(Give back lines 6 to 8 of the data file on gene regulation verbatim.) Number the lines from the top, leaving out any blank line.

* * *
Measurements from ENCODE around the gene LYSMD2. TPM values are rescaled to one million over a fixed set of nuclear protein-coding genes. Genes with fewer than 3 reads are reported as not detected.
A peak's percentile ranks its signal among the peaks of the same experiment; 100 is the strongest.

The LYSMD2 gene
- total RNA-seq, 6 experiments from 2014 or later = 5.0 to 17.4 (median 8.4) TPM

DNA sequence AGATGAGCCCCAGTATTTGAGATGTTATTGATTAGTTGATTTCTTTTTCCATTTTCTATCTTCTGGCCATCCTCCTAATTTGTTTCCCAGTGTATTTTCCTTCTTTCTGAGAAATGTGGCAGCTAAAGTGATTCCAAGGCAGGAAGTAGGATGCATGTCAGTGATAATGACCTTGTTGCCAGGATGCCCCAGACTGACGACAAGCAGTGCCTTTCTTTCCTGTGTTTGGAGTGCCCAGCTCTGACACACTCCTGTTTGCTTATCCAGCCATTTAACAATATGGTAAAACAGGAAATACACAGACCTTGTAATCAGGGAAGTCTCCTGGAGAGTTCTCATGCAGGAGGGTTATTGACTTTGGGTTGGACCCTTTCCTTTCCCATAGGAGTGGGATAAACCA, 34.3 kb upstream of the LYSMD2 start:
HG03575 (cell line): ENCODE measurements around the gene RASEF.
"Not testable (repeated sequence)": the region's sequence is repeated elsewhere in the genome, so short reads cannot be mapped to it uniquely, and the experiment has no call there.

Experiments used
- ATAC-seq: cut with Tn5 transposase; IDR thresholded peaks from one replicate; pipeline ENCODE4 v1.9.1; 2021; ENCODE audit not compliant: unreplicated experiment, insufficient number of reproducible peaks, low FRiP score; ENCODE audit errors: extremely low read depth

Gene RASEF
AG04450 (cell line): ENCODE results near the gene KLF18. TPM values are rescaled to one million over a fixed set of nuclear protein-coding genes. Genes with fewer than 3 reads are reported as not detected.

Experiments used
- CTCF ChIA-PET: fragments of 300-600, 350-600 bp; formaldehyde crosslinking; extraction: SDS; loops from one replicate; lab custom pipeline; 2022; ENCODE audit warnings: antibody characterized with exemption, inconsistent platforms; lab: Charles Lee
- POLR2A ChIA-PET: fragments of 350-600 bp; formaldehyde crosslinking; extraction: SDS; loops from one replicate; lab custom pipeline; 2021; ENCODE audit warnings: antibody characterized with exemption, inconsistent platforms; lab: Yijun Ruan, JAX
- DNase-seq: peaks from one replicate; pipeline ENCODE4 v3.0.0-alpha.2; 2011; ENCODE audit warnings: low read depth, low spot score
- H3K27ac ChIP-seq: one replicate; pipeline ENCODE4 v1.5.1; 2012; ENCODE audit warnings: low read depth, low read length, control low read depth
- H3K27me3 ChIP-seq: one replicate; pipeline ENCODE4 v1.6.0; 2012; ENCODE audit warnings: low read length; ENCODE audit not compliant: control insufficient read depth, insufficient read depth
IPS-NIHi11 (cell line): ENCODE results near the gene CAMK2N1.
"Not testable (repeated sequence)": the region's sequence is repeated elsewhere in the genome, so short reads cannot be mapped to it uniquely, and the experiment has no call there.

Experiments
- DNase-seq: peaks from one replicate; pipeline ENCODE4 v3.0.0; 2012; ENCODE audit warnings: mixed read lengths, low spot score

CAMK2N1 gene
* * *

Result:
HG03575 (cell line): ENCODE measurements around the gene RASEF.
"Not testable (repeated sequence)": the region's sequence is repeated elsewhere in the genome, so short reads cannot be mapped to it uniquely, and the experiment has no call there.

Experiments used